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Can Someone Take My Photo Without Permission?

Everyone is a photographer in the age of social media and cell phones. It is easier than ever to whip out a smartphone from a purse or pocket to snap a picture of whatever a person wants to document. Whether close up or from a distance, a photo or video can quickly capture and preserve a moment in time, for better or worse.

All this picture-taking and videotaping leads many people to wonder about their right to privacy and when photography crosses the line into a violation of privacy.

'My Neighbor Took My Picture'

Let's say one day you are gardening and minding your own business in your yard when you see your neighbor taking your picture from their upstairs window. You feel as though your privacy has been violated. But has your neighbor broken the law? Probably not.

If the neighbor taking the photo was on their property — where they had a right to be — and if you were outside in public view, the neighbor likely didn't violate any privacy laws by snapping your photo. The First Amendment even provides a Constitutional right to photography and videotaping in public spaces.

This disclaimer is a shock to many, mainly because a photo can be taken from far away, perhaps without the subject's permission or knowledge.

When Does Taking a Photo Violate Privacy Rights?

Whether picture-taking violates the photo subject's privacy rights depends on that person's reasonable expectation of privacy (REP) where the photo was taken. The more public a place is, the less REP a person has. For example, your REP at a park or on the street is very limited.

But, you can reasonably expect privacy inside your home or another private place, such as a changing room. Sometimes, you have a REP inside a public place, such as in a bathroom at a park or a locker room at a gym.

Consider the example above with the neighbor. Your REP might change depending on whether you were in your front or back yard when your neighbor snapped the photo. For instance, if there is a fence around your backyard, you may have a claim that there is a higher REP than in the front yard.

It is generally OK for people to take photographs at any public place or any private place that they own or rent. Being present on someone else's private property generally requires the property owner's consent to take photos. You would also need permission to be there in the first place, or you'd be trespassing.

That said, if the photographer is taking photos for a purpose that violates state law — to harass or stalk — that's another story in criminal law that can stretch beyond civil invasion of privacy.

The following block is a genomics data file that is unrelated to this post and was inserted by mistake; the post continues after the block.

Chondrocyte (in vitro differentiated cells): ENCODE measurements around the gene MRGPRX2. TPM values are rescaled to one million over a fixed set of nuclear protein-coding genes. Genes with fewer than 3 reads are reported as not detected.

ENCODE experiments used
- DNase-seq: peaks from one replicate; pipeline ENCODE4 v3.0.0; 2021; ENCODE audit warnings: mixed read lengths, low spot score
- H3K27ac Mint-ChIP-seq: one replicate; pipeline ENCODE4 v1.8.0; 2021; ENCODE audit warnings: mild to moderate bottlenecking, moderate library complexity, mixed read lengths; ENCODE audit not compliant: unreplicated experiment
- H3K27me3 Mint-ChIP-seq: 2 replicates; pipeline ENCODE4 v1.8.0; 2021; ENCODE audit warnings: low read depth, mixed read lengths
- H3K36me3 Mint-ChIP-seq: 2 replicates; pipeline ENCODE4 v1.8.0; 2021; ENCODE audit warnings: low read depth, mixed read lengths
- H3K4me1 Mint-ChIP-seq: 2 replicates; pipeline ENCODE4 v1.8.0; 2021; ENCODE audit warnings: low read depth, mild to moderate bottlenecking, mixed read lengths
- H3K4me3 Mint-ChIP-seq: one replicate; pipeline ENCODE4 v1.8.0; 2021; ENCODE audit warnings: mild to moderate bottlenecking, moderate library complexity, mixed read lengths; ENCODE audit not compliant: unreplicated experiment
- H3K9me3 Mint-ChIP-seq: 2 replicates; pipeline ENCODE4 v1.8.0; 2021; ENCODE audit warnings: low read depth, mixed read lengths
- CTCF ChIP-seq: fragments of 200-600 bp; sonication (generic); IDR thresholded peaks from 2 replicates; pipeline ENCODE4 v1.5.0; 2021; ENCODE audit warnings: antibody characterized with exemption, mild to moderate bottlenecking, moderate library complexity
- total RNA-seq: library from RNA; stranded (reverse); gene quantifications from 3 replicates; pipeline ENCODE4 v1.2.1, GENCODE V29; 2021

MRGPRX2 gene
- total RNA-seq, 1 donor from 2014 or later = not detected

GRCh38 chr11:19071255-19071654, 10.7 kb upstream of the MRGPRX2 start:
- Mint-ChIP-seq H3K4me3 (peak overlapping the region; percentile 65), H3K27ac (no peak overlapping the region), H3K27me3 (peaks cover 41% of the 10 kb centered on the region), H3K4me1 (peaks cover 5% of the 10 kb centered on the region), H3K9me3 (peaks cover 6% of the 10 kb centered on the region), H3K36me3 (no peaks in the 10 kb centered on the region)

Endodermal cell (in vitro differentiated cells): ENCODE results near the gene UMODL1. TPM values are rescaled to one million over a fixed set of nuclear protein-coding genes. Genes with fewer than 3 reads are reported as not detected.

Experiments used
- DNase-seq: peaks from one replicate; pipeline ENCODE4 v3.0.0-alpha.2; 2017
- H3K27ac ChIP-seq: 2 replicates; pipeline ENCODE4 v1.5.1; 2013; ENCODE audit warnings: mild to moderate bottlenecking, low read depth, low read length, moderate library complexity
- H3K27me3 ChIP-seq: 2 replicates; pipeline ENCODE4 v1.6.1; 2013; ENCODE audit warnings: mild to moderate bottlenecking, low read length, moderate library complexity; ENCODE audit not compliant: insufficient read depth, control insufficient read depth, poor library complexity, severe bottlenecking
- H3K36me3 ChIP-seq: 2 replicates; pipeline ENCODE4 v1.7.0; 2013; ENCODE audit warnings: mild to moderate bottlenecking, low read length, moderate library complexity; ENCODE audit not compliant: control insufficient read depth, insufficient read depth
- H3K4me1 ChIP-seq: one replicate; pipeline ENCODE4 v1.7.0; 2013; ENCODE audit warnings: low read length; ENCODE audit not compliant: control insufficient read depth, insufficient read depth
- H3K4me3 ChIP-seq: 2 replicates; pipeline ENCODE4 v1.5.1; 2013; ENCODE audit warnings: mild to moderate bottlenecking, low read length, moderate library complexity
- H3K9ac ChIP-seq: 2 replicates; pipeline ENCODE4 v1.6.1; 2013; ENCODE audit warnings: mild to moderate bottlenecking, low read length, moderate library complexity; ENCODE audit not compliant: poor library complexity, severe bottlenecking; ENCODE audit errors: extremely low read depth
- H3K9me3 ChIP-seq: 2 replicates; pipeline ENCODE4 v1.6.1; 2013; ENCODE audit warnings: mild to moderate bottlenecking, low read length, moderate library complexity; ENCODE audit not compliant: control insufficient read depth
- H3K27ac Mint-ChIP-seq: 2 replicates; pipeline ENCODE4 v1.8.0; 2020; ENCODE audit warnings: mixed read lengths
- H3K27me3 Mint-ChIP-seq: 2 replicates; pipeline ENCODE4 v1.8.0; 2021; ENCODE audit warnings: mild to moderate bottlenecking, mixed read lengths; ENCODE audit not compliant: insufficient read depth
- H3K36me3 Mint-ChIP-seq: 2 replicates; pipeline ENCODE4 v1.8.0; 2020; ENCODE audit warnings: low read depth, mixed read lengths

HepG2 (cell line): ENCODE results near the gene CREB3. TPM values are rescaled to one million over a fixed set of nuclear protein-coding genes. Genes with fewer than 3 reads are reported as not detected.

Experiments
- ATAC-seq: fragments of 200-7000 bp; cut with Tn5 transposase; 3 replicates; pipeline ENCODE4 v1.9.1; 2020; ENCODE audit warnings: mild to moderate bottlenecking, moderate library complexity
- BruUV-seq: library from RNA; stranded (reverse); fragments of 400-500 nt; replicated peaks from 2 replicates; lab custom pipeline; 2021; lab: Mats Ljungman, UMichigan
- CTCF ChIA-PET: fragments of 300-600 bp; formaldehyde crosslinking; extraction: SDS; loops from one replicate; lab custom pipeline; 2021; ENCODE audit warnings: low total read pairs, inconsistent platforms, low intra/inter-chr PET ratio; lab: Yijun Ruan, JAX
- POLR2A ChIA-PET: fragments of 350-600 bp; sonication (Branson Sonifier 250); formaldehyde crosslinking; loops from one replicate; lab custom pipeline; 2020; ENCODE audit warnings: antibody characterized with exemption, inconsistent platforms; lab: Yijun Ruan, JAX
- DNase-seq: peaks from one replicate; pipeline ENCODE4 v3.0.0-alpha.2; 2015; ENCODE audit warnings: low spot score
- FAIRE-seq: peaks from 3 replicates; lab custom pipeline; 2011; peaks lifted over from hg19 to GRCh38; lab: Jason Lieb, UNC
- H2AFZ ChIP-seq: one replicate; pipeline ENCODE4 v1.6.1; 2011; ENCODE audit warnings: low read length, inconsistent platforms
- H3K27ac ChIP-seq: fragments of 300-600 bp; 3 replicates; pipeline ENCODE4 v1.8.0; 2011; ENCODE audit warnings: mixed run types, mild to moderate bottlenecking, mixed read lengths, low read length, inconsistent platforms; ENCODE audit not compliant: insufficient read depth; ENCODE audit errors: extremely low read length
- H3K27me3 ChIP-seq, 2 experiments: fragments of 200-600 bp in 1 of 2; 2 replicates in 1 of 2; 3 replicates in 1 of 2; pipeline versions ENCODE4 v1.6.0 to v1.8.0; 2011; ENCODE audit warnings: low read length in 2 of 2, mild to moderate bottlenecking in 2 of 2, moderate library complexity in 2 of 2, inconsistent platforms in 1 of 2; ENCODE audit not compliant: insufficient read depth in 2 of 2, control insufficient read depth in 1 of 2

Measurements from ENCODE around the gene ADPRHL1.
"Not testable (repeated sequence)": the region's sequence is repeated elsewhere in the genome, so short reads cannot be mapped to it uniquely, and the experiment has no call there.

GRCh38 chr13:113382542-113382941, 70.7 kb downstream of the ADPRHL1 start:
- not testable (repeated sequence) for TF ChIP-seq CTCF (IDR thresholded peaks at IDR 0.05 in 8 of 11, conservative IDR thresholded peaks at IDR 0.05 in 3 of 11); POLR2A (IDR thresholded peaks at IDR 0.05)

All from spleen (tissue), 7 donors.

Other Inappropriate Photo Ops

Let's say you arrive at a public accident scene and snap a photo of the car accident and the police officers tending to the injured parties at a busy New York intersection. It turns out the unharmed driver in one of the vehicles is a celebrity, so you photograph them for a commercial purpose. Perhaps you want to show they were not injured because the car they were driving is a better, safer buy.

Here, you can get in trouble for stealing the celebrity's rights of publicity, which is similar in concept to intellectual property rights. This gives protection to the celebrity's name and likeness for commercial uses. In this situation, it doesn't matter that your photography took place in a public space or that the alleged victim had no reasonable expectation of privacy. You may be liable for trying to profit off their rights of publicity by selling your paparazzi photos to a car manufacturer.

What if your photography frames the uninjured driver in a way that makes them look like they caused the accident or the wrongful death of one of the accident victims when they were not at fault? You could be liable for defamation or false light torts for wrongfully harming the driver's reputation, even though their privacy rights were not violated.

Enforcing Your Privacy Rights

Enforcing an action for a violation of privacy can be complex. If you or your family members believe that your privacy rights have been violated, contact a personal injury attorney near you who can provide legal advice and help determine what recourse you may have.

A personal injury lawyer's practice area usually covers legal action against insurance companies. It can also cover filing a personal injury case if necessary. Some personal injury lawyers may give you a consultation about your legal issues without charging any fees.

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